CDE: [The Dean's Speaker Series] Skeletal Stem Cells: From Development & Disease to Regenerative Medicine

Mar, 2020
12:00 PM-01:00 PM

Virtually via Bluejeans

Time: 12:00 – 1:00 pm
Registration Fee: Free; Registration is required for CE credit.
CE Credits: 1.0 lecture credits


The craniofacial skeleton consists of viscerocranium and neurocranium, which is subdivided into the calvarium and chondrocranium. During calvarial development, sutures serve as the growth center for skeletogenesis. Defects in suture morphogenesis resulting in premature closure cause a devastating childhood disease – Craniosynostosis.

Although human genetic analyses have identified genes associated with the pathogenesis, the mechanism underlying suture closure remains largely elusive. My lab found that Axin2 deficiency in mice causes craniosynostosis. Axin2 regulates suture morphogenesis and skeletogenesis through modulation of the Wnt pathway. Axin2-mediated Wnt regulation controls signaling crosstalk of BMP and FGF required for skeletal cell fate determination. Proteomic approaches discover the small GTPase Rap1b as a downstream effector of Axin2 that balances the interplay of BMP and FGF signaling.

The stem cell population residing in the suture mesenchyme has been successfully identified and isolated in my lab. These suture stem cells (SuSCs) are responsible for calvarial development in infants as well as homeostatic maintenance in adults. Upon injury, the dormant SuSCs respond quickly and contribute directly to bone repair in a cell autonomous fashion. An in vivo clonal analysis of SuSCs further demonstrates bone regeneration at a single-cell level.

Implantation of SuSCs to an injured site shows not only long-term survival but also facilitation of bone healing via direct engraftments in which the implanted stem cells give rise to osteogenic cell types in replacement of the damaged tissue. The scRNA-Seq further dissects the SuSC population and identifies the cell surface marker potentially used for its isolation from human skulls.

We are able to move a step closer to clinical applications by studying human SuSCs and maintaining their stemness in vitro. The newly discovered SuSC thus has outstanding potential to gain novel insights into the etiology of craniosynostosis. They also promise cell-based skeletal regeneration, leading to repairment of large bone defects caused by various conditions over 2.2 million cases worldwide each year.


  • Calvarium as a model for the study of development and disease, stem cell biology and regenerative medicine
  • Mouse genetic models for the study of development and disease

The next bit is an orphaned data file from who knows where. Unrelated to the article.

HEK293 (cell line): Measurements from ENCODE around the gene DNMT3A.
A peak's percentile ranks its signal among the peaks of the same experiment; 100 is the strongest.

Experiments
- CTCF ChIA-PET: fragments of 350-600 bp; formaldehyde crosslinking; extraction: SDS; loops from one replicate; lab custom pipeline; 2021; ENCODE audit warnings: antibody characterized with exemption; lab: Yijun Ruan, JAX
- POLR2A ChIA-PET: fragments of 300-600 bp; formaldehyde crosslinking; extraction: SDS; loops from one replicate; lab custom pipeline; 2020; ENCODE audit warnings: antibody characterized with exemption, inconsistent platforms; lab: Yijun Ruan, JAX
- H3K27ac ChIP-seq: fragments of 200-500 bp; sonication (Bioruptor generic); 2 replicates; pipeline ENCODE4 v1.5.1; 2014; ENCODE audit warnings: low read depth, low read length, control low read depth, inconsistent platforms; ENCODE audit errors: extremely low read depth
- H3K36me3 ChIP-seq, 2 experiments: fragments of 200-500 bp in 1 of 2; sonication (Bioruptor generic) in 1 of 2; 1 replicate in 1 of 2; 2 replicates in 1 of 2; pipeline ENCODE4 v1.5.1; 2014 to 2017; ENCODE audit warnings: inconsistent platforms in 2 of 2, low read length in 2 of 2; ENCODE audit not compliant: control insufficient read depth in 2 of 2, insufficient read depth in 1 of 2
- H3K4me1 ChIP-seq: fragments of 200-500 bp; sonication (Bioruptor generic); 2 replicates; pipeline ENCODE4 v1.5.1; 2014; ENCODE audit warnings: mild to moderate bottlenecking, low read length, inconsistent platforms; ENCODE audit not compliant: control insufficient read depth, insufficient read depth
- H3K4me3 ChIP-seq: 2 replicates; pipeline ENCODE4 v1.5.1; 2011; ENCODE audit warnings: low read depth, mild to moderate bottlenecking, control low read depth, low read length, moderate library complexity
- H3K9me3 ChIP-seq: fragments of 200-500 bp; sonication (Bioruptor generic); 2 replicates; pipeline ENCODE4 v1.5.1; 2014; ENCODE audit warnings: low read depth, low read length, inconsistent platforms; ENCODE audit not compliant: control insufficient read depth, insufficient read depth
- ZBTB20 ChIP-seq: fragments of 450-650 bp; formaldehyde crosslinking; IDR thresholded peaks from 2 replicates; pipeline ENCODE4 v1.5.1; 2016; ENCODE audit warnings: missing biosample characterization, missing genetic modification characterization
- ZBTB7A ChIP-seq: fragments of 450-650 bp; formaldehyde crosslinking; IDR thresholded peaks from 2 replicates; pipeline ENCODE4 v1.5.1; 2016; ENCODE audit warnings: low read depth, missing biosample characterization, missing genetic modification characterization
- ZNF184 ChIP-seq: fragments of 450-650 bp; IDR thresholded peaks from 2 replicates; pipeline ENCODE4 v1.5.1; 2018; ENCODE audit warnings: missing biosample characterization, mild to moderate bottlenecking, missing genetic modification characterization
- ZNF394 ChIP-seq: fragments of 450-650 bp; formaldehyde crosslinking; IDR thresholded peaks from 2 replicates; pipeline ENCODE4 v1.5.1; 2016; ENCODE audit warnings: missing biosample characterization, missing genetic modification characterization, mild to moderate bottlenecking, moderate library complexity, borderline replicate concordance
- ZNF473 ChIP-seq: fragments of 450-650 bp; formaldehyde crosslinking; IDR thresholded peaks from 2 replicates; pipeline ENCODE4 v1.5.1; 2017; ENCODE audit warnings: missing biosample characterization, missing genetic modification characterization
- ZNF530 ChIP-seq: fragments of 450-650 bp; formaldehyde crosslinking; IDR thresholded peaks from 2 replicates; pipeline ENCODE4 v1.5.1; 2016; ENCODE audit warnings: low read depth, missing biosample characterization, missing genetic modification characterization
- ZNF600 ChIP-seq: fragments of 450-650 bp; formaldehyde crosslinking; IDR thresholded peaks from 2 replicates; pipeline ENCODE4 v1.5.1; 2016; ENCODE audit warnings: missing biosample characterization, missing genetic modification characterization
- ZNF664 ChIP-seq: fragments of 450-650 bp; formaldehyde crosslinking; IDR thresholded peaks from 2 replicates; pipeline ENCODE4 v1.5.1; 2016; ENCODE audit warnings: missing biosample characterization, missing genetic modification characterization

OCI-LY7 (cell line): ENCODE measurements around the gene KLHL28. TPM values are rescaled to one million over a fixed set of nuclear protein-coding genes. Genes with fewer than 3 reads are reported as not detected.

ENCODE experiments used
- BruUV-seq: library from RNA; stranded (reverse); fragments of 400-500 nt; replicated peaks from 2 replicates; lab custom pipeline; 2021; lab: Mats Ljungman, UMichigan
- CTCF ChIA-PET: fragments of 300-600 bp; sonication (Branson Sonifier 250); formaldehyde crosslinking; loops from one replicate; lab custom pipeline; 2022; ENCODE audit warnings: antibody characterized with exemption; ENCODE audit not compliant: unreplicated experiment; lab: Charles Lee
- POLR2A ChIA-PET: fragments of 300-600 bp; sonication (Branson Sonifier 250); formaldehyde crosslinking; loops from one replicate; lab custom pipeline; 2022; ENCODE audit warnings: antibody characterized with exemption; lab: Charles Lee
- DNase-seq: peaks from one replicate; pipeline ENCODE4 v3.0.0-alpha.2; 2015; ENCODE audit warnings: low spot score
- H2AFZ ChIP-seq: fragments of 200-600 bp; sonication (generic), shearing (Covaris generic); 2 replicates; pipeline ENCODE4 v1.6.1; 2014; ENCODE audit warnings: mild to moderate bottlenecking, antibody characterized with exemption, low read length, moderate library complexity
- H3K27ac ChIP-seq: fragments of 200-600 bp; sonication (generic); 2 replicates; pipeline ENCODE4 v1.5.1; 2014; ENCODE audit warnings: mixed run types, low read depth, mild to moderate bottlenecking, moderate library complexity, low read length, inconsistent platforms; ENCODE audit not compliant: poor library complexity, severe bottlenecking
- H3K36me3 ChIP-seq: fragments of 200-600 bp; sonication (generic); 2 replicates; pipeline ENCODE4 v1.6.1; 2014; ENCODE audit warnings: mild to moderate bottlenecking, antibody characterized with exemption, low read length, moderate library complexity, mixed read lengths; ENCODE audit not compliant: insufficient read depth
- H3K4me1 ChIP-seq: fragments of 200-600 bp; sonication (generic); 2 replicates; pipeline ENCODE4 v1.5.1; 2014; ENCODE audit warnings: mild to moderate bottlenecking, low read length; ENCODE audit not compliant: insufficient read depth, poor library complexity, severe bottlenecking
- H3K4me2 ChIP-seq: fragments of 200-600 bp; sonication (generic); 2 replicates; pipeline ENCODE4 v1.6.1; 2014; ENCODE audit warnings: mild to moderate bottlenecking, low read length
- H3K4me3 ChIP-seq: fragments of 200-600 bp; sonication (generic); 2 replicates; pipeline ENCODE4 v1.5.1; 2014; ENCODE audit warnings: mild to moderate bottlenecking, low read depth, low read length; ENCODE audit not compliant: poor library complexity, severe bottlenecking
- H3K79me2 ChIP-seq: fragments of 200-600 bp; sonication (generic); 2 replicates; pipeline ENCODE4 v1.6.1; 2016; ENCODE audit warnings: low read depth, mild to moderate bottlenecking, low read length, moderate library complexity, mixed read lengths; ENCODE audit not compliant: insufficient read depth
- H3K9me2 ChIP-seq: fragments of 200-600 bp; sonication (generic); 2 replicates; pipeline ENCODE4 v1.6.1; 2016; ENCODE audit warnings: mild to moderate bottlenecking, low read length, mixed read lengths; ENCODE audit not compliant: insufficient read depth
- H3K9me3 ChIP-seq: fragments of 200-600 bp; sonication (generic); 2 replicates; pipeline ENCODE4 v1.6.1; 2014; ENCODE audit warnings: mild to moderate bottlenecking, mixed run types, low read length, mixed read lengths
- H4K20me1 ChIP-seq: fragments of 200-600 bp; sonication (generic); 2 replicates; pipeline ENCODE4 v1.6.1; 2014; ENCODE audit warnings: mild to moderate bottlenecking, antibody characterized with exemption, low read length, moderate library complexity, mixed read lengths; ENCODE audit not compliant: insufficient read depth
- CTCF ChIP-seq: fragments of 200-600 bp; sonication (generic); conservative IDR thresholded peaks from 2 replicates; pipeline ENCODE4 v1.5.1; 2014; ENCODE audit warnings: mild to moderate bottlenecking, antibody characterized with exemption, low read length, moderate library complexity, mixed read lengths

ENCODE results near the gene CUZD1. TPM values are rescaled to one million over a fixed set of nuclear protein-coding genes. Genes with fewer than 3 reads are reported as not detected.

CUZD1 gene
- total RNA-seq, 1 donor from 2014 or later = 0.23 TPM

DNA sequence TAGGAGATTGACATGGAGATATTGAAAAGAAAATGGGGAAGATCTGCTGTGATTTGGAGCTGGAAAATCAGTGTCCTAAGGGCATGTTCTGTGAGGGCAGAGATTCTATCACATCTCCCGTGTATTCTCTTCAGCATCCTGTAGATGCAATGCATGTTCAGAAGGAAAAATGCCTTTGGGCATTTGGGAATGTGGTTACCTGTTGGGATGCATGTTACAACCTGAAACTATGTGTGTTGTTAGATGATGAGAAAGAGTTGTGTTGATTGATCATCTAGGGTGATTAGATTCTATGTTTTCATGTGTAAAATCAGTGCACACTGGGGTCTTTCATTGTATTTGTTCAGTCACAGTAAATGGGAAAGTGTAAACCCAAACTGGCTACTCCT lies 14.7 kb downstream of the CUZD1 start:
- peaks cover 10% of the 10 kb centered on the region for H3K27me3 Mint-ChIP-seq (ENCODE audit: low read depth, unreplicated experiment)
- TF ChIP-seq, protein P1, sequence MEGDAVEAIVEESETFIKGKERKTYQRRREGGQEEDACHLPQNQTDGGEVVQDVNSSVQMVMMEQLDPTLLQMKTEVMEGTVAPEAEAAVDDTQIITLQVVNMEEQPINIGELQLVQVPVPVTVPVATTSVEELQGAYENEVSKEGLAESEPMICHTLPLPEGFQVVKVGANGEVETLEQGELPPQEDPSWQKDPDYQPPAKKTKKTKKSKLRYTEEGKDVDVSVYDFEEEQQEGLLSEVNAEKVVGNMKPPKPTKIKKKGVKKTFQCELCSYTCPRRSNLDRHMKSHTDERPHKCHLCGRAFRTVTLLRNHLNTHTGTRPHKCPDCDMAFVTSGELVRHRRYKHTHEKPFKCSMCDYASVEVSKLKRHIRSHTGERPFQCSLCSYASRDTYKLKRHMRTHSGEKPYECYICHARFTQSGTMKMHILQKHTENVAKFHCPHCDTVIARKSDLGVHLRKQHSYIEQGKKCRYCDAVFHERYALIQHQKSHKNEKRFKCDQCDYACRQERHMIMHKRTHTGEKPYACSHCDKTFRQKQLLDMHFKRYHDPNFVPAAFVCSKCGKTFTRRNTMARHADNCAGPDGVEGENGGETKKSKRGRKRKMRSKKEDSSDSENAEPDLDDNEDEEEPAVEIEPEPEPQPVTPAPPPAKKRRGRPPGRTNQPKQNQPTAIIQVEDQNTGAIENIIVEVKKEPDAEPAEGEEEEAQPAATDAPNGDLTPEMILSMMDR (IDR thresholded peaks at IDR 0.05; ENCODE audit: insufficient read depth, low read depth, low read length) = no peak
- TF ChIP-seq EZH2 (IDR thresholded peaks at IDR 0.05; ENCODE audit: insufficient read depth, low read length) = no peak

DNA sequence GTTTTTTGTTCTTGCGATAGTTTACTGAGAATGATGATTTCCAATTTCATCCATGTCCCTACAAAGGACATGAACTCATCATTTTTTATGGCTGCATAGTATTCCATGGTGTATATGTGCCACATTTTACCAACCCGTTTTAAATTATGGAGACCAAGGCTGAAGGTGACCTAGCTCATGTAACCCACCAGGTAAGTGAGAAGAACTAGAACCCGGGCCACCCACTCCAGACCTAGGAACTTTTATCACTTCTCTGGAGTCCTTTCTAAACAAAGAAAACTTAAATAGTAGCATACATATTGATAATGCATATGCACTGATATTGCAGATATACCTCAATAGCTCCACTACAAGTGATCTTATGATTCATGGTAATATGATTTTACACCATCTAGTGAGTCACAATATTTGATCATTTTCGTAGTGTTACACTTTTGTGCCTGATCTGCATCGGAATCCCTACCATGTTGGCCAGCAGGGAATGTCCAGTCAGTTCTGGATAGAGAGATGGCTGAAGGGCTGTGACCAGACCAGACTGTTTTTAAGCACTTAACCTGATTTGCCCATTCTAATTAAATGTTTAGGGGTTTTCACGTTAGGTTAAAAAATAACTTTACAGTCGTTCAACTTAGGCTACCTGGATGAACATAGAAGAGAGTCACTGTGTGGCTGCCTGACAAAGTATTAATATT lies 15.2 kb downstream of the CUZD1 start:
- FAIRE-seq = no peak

• The interplay of signaling pathways in skeletal cell fate determination
  • Identification of a novel stem cell population in calvarial development, homeostasis, and injury-repair
  • Isolation of skeletal stem cells in mice and human for bone regeneration and repair


Wei Hsu, PhD.,
Dean’s Professor of Biomedical Genetics
Center for Oral Biology
University of Rochester Medical Center

Dr. Wei Hsu received his Ph.D. at Mount Sinai Medical Center in New York City. He did a postdoctoral fellowship at Columbia University College of Physicians and Surgeons, subsequently promoted to research faculty. Dr. Hsu moved to the University of Rochester Medical Center where he has been a faculty member since 2002.

He is currently Dean’s Professor of Biomedical Genetics in the Center for Oral Biology. Dr. Hsu’s lab is interested in the elucidation of mechanisms underlying embryonic morphogenesis, tissue homeostasis and disease pathogenesis. His recent study mainly focuses on craniofacial and skeletal development as well as congenital birth defects and the study of skeletal stem cells and stem cell-mediated regeneration and repair.

Dr. Hsu is a renowned researcher in the field of Wnt signaling. He is well-known for the identification of Axin, the repressor of beta-catenin in Wnt signal transduction as well as the finding of Gpr177, the mouse orthologue of Drosophila Wntless essential for the secretion Wnt proteins. His research program is continuously funded by NIH for two decades.

Dr. Hsu is also a co-director of an NIH funded Training Program for Oral Health Science and has trained more than 30 students and postdocs with many of them holding principal investigator positions in academic and research-oriented institutions. He has provided an enormous amount of services for national and international committees (NIH, DOD, Medical Research Council of UK, Japanese Society for Promotion of Science, A*STAR of Singapore, Dutch Cancer Society, Telethon Foundation of Italy), editorial board (Journal of Dental Research), and review panels for high impact journals. Dr. Hsu has given more than 70 invited lectures at research conferences and leading biomedical institutions.

Disclosure: Dr. Wei Hsu has no relevant financial interests.

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University of Pennsylvania School of Dental Medicine designates this activity for 1.0 continuing education credits.